The World Without You
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***National Jewish Book Awards 2012, Finalist***
JJ Greenberg Memorial Award for Fiction
From the author of the New York Times Notable Book Matrimony ["Beautiful . . . Brilliant."—Michael Cunningham], a moving, mesmerizing new novel about love, loss, and the aftermath of a family tragedy.
It’s July 4, 2005, and the Frankel family is descending upon their beloved summer home in the Berkshires. But this is no ordinary holiday. The family has gathered to memorialize Leo, the youngest of the four siblings, an intrepid journalist and adventurer who was killed on that day in 2004, while on assignment in Iraq.
The parents, Marilyn and David, are adrift in grief. Their forty-year marriage is falling apart. Clarissa, the eldest sibling and a former cello prodigy, has settled into an ambivalent domesticity and is struggling at age thirty-nine to become pregnant. Lily, a fiery-tempered lawyer and the family contrarian, is angry at everyone. And Noelle, whose teenage years were shadowed by promiscuity and school expulsions, has moved to Jerusalem and become a born-again Orthodox Jew. The last person to see Leo alive, Noelle has flown back for the memorial with her husband and four children, but she feels entirely out of place. And Thisbe —Leo’s widow and mother of their three-year-old son—has come from California bearing her own secret.
Set against the backdrop of Independence Day and the Iraq War, The World Without You is a novel about sibling rivalries and marital feuds, about volatile women and silent men, and, ultimately, about the true meaning of family.
From the Hardcover edition.
From Publishers Weekly
© Publishers Weekly
Henkin's best book to date. Complex characters whose lives are woven together with great skill by the author. Very readable.
(The previous reviewer gives a low rating based on missing pages. But that's clearly one of those periodic random iPad glitches. It has nothing to do with the book, which is not missing any pages. Folks should rate the book, not post a rating based on frustration from a messed up download.)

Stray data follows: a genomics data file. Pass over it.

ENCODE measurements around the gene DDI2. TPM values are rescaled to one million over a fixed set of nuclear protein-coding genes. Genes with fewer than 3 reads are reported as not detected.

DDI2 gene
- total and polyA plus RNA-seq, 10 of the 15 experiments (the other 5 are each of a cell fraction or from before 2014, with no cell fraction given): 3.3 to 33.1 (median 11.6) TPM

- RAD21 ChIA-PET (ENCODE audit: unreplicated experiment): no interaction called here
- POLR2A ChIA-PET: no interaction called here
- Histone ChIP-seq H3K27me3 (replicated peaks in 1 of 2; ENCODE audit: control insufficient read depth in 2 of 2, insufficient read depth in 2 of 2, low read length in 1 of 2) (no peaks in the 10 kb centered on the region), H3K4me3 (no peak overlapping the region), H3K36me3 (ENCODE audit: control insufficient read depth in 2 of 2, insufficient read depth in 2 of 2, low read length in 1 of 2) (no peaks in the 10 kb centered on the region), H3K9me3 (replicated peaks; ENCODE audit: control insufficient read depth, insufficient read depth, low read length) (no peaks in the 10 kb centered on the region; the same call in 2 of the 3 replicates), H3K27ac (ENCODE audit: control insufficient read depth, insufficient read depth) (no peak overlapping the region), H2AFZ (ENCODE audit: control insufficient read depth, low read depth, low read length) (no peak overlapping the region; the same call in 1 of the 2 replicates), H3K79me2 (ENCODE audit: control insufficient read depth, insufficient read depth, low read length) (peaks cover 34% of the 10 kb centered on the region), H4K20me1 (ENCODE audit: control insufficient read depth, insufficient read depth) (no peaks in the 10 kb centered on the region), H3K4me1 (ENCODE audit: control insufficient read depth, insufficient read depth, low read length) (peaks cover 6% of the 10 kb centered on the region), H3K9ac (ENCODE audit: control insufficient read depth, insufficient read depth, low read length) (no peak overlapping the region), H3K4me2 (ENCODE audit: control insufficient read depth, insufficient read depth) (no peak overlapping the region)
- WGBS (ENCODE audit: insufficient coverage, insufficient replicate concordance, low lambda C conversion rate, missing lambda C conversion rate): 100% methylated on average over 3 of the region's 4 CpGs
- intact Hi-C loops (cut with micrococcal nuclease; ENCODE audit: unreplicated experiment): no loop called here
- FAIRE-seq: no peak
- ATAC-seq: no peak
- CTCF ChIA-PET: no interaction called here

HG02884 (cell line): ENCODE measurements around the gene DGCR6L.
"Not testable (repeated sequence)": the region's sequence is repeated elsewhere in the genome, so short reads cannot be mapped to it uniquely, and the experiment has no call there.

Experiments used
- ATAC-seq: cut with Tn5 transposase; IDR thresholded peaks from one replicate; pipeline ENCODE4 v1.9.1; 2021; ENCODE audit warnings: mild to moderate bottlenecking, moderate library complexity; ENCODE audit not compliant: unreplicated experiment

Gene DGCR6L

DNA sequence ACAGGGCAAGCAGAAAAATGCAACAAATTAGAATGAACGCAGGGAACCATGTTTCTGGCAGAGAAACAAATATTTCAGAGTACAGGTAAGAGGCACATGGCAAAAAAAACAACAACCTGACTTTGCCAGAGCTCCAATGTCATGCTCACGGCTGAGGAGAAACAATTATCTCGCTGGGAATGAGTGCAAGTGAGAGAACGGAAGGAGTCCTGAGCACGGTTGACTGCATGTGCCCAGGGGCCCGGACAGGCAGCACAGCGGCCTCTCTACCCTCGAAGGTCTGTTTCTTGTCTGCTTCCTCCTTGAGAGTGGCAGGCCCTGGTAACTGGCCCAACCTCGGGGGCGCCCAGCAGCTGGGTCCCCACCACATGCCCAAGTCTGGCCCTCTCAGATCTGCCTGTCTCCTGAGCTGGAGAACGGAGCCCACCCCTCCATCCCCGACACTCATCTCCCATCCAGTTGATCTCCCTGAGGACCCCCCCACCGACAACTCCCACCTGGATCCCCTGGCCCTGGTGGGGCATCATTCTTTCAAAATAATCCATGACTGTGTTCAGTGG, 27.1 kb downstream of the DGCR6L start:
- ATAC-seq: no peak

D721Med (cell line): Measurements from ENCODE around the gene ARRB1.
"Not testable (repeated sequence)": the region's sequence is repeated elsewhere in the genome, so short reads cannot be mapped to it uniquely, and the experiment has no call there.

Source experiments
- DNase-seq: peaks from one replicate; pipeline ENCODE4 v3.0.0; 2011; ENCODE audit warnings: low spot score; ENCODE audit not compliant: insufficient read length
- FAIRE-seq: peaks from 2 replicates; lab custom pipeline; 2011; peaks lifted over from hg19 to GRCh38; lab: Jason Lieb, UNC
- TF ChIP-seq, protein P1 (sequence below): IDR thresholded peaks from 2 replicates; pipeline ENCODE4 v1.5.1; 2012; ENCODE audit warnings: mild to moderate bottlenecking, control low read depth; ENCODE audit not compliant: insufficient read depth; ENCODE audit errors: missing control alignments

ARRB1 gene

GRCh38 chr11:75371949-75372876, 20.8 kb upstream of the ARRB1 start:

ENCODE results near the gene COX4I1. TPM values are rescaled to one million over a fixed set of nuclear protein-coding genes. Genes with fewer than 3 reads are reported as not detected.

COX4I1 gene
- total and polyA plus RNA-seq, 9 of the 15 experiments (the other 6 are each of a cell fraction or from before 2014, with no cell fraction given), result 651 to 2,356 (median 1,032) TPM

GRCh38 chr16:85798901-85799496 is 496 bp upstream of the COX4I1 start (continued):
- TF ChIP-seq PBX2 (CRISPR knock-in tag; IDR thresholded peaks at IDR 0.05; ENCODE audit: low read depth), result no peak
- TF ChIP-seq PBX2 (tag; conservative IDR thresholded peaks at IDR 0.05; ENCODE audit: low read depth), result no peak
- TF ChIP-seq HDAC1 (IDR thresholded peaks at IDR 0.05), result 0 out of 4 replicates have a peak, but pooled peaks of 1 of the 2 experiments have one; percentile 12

This is an absorbing, fast, entertaining read featuring a great story, great characters, great details (one character "almost lost a toe, cutting it on a Pringles can during a water fight"). I loved the one-liners. "He used to work for a catering company, and the reigning wisdom was, a third more food for a Jewish event, a third less drink." Wesleyan is a college "where the students idea of exercise was to walk to the store to buy cigarettes."
Though the context is a family that lost a member in the Iraq War, the book did not strike me as heavy-handedly political; the book probably would have worked almost as well if the character had died of cancer and the grieving mother had become an anti-smoking activist instead of an antiwar activist. It struck me as more a book about family and relationships and mourning than about war.
The book is about the aftermath of a death, so it has a certain sadness about it, though not oppressively so. It winds up on a fairly upbeat note (I think I can say that without spoiling the story).
The author is a friend of mine.
A deeply affecting character-driven family novel
I've been meaning to read Matrimony, Joshua Henkin's previous novel for years, but when I heard about this new novel, I decided to start with it. I'm so glad I did. I read The World Without You mostly in public places, which isn't particularly unusual for me. What is worth mentioning, however, is that nearly every chapter of this novel brought tears to my eyes. Some chapters left me sobbing, which is something I generally try to avoid in public places, but this novel was too good to put down in airports, on airplanes and on the bus.
Despite taking place over a few days, Henkin masterfully constructs these characters fully. I never got confused as to which person, and they seemed like real people, was which. Part of the fun for me was the setting in the Berkshires, near where my husband grew up and I, too, love to spend summers. Essentially, this novel is all about character and writing:
"In her twenties, she used to buy condoms with a casualness that bordered on disdain, but this feels different to her. There's something more private about pregnancy than about sex, and although she understands the two are connected, it's the trying to conceive that feels personal to her."
As I looked back on the numerous passages I marked, I was still surprised to see that all of them were character-based statements. Henkin is a beautiful writer, and despite the tragic death at the novel's center, the emotions I felt as I read never felt forced or stemming from manipulation. Instead, they stemmed from real grief felt for these people.
Favorite passage: "She's suspicious of people who don't snoop; she thinks it suggests a lack of curiosity."
The verdict: The World Without You is a deeply affecting, character-driven novel and one I won't soon forget. Highly recommended.